Centre-left leader Pier Luigi Bersani on Wednesday proposed former Senate speaker Franco Marini as candidate for Italy's president, risking a dramatic split in his Democratic Party a day before voting begins.
Marini, a prominent Catholic and former head of the moderate CISL union, also got the backing of centre-right leader Silvio Berlusconi and the small centrist grouping of caretaker Prime Minister Mario Monti, but his election still appeared unsure.
Parliament begins voting on Thursday for the successor to President Giorgio Napolitano, whose term ends on May 15.
It will be up to the new president to end the political deadlock left by the inconclusive February election, either by persuading the parties to come to an accord that would allow a government to be formed or by calling new elections.
"Marini is the candidate who is best able to attract broad support," Bersani told a meeting of parliamentarians from his Democratic Party (PD). "He is linked to labour and social issues and is one of those who have built up the centre-left."
However, Marini faces opposition from within Bersani's own camp, with the 38-year-old mayor of Florence, Matteo Renzi, his main party rival, immediately saying he would not back him.
"We oppose this choice. Our parliamentarians will not vote for him," Renzi, who has at least 50 supporters in parliament, told the website of the daily La Stampa. Several other PD lawmakers immediately took a similar stance.
Renzi, who unsuccessfully challenged Bersani for the PD leadership last year and is by far the party's most popular politician, later said in a television interview that electing Marini would be "a disservice to the country".
He described the 80 year-old former unionist as "a candidate from the last century" who had no charisma or international standing and said it was unacceptable that his candidacy was based largely on the fact he was a well-known Catholic.
He also pointed out that he had lost his seat at February's election and said it was paradoxical that having failed to be elected as a senator he might now become head of state.
Marini's chances of success depend on how many PD rebels defy Bersani's party line. He will need a two-thirds majority in the secret ballot of lawmakers and regional representatives on Thursday.
Earlier on Wednesday the anti-establishment 5-Star Movement changed its candidate for president, saying it backed academic and left-wing politician Stefano Rodota after its original choice, television journalist Milena Gabanelli, pulled out.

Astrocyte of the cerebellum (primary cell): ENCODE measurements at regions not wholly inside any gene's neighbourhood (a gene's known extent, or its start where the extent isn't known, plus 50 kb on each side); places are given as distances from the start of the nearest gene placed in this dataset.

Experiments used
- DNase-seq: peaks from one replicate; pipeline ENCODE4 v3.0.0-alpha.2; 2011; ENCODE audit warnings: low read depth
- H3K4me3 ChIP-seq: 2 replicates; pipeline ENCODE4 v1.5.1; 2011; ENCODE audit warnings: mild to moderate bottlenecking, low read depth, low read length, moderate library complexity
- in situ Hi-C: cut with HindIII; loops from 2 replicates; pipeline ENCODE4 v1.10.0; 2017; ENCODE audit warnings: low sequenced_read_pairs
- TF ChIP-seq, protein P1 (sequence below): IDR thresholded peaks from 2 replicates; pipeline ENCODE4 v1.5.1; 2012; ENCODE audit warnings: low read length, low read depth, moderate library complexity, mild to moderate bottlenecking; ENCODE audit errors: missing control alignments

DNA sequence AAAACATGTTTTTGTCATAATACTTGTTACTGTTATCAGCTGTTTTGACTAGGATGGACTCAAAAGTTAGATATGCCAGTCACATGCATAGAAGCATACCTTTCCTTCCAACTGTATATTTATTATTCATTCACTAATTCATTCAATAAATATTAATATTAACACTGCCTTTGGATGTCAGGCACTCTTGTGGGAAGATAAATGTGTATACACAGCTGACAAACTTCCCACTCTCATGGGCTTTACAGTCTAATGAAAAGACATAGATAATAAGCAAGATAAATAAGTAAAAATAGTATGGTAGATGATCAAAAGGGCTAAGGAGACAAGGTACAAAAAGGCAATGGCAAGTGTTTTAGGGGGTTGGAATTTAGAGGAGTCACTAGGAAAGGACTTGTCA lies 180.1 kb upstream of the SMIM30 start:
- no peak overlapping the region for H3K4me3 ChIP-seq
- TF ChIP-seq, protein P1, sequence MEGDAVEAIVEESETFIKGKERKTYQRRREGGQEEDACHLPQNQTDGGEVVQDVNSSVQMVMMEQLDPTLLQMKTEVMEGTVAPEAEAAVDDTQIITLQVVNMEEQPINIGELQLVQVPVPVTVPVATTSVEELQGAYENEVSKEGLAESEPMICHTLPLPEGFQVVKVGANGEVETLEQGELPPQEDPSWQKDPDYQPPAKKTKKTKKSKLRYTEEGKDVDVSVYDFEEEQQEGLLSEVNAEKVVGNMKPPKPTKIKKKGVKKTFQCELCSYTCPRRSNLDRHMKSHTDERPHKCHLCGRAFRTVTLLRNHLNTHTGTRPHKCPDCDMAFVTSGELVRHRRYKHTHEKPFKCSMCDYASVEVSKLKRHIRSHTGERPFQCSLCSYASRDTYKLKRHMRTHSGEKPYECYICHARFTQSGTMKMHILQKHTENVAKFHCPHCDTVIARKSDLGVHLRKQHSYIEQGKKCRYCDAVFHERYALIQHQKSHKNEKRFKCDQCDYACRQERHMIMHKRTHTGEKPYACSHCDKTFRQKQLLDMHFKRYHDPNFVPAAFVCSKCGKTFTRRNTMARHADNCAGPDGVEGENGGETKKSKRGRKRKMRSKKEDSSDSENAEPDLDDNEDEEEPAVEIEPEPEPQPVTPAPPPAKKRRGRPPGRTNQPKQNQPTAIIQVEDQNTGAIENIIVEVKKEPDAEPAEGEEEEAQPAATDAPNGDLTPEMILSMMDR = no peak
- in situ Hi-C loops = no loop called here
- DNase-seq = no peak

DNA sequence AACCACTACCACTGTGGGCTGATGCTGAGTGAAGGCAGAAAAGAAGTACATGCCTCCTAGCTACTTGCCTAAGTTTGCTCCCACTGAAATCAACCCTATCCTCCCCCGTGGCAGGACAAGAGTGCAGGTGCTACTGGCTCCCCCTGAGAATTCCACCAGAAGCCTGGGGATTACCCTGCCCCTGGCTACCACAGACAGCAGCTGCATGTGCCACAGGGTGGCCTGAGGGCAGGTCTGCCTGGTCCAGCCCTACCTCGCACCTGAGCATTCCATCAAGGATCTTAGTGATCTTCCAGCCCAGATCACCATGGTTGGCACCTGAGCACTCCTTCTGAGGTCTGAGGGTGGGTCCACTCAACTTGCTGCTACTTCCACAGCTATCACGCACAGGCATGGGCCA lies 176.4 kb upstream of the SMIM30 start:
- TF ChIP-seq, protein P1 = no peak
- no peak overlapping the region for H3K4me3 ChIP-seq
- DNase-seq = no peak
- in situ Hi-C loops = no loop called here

Rodota, who was president of the PD's predecessor, the Democratic Party of the Left (PDS), in the 1990s, could potentially get significant backing from elements of the PD who do not want to do a deal with Berlusconi.
Other candidates often cited are former prime ministers Giuliano Amato and Massimo D'Alema, who are thought to have Berlusconi's backing, and former European Commission president and prime minister Romano Prodi, who does not.
Amato and D'Alema are both handicapped by perceptions that they are insiders too closely linked to the discredited traditional political elite.
A two-thirds majority of 1,007 electors from the combined houses of parliament plus 58 regional delegates are required to elect the president in the first three rounds of voting.
After that a simple majority is enough, meaning the PD could use the fact it has more deputies than any other party to force through a candidate with the backing of smaller groups if it can find any unity among its own ranks.
Voting begins at 10 a.m. (9:00 a.m. British time) and will proceed with two rounds per day until a president is elected.
As well as a ceremonial function, the head of the Italian state has a vital political role, a function Napolitano had to carry out during the 2011 financial crisis when he appointed Mario Monti to lead a technocrat administration.
(Additional reporting by Naomi O'Leary and James Mackenzie; Editing by Mark Heinrich and Jon Hemming)
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